“Is this just a story?’ was a question once posed in a History lesson I was observing. The teacher was flummoxed. The child persisted. “Did any of what you told us actually happen?” He wasn’t being facetious. He just found it hard to determine what the past really was and how to engage with it. I was reminded of this student when I wandered around Verona today ahead of my tour group’s arrival tomorrow. If ever a country owed a lot of its tourism trade to Shakespeare it is Italy and if ever a city did, there can be no more worthy a contender than Verona. All over the town are signs to ‘Juliet’s tomb’ and ‘Juliet’s House’. Upon visiting ‘Juliet’s House’ you can touch her statue (supposedly grabbing her right breast will bring good luck, an idea no doubt put about by an Italian male although I can’t help but think that Shakespeare would have approved). Alternatively you can stand on ‘her balcony’ although the Romeos below mainly comprise American tour groups of girls who saw the film ‘Letters to Juliet’. Going one further is ‘Juliet’s Tomb’ and I was amused to read the top review on Tripadvisor, entitled ‘Empty’ where the reviewer ‘Travellingcuriosity’ wrote ‘I did not like this. All there is is an empty tomb’. Well yes ‘Travellingcuriosity’, this can’t have come as much of a surprise. They continued ‘I don’t know what I was expecting, but it wasn’t this’. I think short of Romeo lying strewn across the coffin, this reviewer, who really does have the most apt name, being in my eyes, a real ‘curiosity’, was destined to be disappointed.
For those in search of yet more Greek and Roman myths, in Verona there is the symbol to be found all over Italy of the two boys, Romulus and Remus, being suckled by the she-wolf. The very beginning of Rome lies in legend from which facts can be extrapolated, such as the fact that there was believed to have been a Romulus, but he was King of one of the tribes on the Palatine.
For the piece de resistance, in Piazza Erbe there is the famous Winged Lion, to be found all across the Veneto region, a Machiavellian masterpiece in rebranding by the Venetians. Having felt that their previous Saint, the lowly Theodore, general reaction to whose name elicits the universal ‘who?’, didn’t quite cut it for an up and coming world power, the wily Venetians created a whole myth based around Saint Mark. The book the Lion holds is inscribed with the words ‘Pax tibi Marce Evangelista Meus’, supposedly the words said by an Angel to San Marco upon his arrival in the Lagoon of Venice. Super-Sainting Venetian style.
Herodotus, the Father of History, was simply a story teller; literally he told ‘his story’. This intertwining of myth and history is best summed up by the fact that in Italy there is no distinction between the word ‘story’ and ‘history’ as they are both summed up in one word: ‘storia’. Indeed, there is an expression in Italian which says ‘anche se non e’ vero, e’ ben trovato’ which roughly translates as ‘even if it’s not true, it’s a good story to tell’. For instance, visiting the Fountain of the Four Rivers in Piazza Navona in Rome, one of the tritons has his hand up, as if in horror at the church of Sant’Agnese located opposite the fountain. The popular story was that Bernini who built the fountain was a rival of Borromini who designed the Church and therefore Bernini’s triton is offended by his rival’s work. This can’t be true because the church was built after the fountain. However, it is a nice story to tell and those not caught up in that little story can always console themselves by searching for the dead priest courtesy of the Dan Brown ‘Angels and Demons’ book.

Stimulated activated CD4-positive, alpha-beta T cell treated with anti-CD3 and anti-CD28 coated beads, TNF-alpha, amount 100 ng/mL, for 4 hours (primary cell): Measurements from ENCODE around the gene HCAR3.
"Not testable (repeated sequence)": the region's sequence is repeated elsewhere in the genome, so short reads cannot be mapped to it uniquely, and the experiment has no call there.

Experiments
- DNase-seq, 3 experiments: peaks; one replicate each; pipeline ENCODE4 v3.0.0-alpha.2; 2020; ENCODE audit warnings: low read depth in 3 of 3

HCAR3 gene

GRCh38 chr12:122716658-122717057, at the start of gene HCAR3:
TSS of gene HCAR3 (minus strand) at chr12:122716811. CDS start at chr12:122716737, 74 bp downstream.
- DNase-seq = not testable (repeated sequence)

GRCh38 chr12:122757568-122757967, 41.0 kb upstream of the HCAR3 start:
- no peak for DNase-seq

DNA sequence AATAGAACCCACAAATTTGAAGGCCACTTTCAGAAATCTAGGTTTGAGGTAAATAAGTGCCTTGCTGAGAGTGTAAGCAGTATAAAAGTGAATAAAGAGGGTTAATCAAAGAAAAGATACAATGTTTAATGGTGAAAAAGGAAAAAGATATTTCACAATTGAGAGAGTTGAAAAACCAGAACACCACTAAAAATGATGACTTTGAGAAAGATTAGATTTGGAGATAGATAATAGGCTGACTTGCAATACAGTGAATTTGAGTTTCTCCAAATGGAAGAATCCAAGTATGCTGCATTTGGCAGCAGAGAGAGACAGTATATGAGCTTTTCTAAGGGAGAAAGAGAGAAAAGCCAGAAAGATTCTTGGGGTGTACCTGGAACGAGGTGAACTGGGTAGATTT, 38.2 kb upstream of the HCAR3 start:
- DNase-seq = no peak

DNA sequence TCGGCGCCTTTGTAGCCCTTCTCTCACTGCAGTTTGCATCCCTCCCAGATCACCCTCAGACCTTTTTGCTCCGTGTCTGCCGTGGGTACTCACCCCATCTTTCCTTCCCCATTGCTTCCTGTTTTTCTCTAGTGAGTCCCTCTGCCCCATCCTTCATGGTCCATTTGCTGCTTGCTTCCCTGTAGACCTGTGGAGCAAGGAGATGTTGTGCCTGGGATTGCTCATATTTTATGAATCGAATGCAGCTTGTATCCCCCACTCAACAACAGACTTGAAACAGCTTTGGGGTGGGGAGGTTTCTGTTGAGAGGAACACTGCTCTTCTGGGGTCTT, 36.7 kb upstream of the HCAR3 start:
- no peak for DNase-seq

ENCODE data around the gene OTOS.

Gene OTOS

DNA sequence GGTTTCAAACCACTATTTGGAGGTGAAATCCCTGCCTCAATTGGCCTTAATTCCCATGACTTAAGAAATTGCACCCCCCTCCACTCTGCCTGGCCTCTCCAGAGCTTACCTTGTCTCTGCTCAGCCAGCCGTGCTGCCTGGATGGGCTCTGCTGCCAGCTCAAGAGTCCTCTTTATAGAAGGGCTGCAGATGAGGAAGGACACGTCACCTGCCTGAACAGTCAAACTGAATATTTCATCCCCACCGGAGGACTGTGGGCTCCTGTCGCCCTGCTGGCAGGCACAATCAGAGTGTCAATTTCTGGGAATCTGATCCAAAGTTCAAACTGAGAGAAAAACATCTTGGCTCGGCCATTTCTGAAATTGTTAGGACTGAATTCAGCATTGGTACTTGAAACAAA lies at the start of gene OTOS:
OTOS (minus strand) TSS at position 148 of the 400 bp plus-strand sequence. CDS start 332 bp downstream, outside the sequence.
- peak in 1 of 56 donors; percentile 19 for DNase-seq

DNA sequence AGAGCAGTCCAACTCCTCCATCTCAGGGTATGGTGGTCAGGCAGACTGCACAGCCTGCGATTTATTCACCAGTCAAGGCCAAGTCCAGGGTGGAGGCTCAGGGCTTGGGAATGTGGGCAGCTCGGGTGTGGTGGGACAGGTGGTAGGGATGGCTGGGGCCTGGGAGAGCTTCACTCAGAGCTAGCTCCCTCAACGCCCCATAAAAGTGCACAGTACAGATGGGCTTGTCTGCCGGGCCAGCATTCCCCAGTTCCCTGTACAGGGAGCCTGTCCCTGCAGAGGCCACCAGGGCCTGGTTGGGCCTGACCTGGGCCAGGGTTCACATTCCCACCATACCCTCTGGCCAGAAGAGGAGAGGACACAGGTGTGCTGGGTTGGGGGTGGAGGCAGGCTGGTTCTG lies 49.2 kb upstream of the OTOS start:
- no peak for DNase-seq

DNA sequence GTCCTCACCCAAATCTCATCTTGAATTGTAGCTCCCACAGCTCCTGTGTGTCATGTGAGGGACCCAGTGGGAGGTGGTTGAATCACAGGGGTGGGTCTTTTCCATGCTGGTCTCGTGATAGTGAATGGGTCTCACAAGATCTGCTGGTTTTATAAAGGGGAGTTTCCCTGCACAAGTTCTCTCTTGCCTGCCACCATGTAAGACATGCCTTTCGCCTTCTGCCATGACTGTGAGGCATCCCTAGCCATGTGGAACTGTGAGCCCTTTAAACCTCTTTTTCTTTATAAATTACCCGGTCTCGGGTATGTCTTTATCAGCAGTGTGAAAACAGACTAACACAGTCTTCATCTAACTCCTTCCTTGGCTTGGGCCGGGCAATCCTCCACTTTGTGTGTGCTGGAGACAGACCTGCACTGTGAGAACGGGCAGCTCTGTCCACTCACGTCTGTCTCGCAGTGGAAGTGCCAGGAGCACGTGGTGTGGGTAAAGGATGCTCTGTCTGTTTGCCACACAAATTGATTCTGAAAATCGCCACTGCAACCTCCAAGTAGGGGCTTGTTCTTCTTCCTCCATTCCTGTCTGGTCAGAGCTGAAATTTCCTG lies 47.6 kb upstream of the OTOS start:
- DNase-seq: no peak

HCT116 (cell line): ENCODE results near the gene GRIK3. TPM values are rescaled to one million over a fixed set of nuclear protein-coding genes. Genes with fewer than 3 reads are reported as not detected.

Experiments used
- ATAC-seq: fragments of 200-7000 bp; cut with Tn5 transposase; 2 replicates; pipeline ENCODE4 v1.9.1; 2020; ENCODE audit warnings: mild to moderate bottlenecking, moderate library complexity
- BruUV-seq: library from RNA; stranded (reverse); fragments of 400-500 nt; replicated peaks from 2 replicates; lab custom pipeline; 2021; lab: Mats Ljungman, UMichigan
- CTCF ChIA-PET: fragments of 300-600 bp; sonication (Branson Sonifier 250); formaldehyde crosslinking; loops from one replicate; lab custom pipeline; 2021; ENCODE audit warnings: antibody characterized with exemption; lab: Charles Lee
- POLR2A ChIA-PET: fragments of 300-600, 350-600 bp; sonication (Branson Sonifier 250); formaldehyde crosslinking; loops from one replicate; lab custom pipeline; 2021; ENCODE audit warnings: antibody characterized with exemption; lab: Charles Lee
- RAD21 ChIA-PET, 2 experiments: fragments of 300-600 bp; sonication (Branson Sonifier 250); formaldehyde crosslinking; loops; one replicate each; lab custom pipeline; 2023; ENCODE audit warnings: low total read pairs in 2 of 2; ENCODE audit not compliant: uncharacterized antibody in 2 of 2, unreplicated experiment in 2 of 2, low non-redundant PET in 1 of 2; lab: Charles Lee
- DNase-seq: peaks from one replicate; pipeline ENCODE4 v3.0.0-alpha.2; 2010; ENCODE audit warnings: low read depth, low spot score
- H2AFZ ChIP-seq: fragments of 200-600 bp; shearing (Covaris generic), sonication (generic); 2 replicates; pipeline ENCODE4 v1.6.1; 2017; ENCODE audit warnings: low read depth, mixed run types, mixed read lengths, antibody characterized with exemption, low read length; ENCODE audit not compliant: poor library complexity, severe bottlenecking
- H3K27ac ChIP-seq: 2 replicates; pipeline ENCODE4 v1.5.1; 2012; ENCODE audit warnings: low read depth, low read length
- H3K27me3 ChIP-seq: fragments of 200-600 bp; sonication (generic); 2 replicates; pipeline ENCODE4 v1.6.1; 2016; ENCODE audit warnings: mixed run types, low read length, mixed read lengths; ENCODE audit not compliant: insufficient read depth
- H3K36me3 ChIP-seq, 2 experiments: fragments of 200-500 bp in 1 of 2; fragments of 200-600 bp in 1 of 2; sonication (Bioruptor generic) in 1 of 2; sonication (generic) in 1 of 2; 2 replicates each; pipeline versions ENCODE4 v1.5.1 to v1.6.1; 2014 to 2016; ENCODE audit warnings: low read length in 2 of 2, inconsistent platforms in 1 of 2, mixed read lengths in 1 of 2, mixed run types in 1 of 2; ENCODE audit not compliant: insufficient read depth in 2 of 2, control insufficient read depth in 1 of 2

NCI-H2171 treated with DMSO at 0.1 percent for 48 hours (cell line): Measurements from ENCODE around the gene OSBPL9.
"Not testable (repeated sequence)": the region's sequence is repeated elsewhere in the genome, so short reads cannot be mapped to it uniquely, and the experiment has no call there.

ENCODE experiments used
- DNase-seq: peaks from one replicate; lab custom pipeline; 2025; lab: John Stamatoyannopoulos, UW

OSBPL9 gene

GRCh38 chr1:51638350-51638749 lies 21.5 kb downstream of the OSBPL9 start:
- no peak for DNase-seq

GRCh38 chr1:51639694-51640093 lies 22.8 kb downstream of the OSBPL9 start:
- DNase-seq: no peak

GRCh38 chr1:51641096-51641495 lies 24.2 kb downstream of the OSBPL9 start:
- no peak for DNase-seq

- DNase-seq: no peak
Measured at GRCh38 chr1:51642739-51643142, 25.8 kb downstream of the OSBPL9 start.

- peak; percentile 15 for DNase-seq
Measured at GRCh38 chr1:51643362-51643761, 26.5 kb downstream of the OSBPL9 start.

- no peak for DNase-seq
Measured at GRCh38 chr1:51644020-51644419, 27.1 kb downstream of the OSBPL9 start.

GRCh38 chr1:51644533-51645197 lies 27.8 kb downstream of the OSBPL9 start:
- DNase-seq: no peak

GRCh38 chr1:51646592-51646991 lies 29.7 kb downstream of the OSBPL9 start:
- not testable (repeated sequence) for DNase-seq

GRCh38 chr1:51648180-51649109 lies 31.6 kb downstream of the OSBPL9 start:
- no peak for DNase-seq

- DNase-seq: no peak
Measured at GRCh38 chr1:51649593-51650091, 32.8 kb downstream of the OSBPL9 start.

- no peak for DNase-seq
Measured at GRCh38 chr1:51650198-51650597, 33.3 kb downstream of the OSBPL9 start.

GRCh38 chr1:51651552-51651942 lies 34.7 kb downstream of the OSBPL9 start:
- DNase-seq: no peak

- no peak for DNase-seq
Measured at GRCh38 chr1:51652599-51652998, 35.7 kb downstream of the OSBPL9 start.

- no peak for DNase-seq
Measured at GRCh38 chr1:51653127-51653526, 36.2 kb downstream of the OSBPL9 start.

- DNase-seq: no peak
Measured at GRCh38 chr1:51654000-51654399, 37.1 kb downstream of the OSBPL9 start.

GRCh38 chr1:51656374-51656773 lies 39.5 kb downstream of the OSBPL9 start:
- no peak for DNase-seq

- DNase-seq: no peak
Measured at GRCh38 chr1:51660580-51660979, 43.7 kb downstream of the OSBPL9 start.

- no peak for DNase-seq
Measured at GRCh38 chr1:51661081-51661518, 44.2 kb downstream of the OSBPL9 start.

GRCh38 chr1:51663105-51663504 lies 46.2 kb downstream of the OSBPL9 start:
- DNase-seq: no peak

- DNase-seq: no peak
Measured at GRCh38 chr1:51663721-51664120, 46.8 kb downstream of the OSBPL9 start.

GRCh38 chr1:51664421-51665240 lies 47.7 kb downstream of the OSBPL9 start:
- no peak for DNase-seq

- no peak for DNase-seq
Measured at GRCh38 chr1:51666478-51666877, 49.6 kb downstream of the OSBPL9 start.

Groups of tourists flock to the Forum looking for where Caesar was stabbed. They may be looking for some time as the Senate was actually meeting at Pompey’s theatre that day and that is where he was stabbed, however, in Shakespeare’s (yes, him again) version, Caesar was stabbed in the forum.
Expanding this theory further it is clear to see that one man’s religion is another man’s myth and much as we may find amusing the Greek and Roman ‘God for every occasion’, who is to say that future generations might not do the same about current theories and dogmas. Figures from the past have been much eulogized and mythologized in any case and as such are seen through the veneer of the present day. Past Popes could hardly be seen in the same saintly fashion as Pope Francis is today.
This could render what we teach and take for granted as ‘fact’ as no more worthy than a story. Even the supposed basis for the story of the Capulets, the Capello family is not true, as the precursor to Shakespeare was a man called Luigi da Porto who hails from nearby Vicenza. He wrote a book, published in 1530 which was the premise for Shakespeare’s Romeo and Juliet. He set the story in Verona, but was inspired by two castles in Montecchio Maggiore.
A wander of Rome’s streets will evoke memories of Roman Holiday or Fellini’s La Dolce Vita, the epitome of dream and reality blending seamlessly and one so strongly in evidence in Paolo Sorrentino’s ‘Grande Bellezza’. Even Hitler was manipulated by the Italians. When Hitler visited Mussolini in Rome, Mussolini lined the road into Rome with painted cardboard facades of elegant villas to deceive Hitler into thinking Italy was richer than it really was!
But sometimes we just want stories. I will never forget being asked by one client on a trip to just provide any answer to the question as it didn’t matter and they would believe it in any case. So perhaps we should stop worrying about this ceaseless quest for truth and fact which are themselves things which can only ever be subjective. After all, to be lost in a book is the most wonderful escapism of the mind. Travelling to other countries is literally the most wonderful escapism. It therefore makes sense that whether we are told stories or facts or the two intertwined, that we should perhaps just enjoy the ride.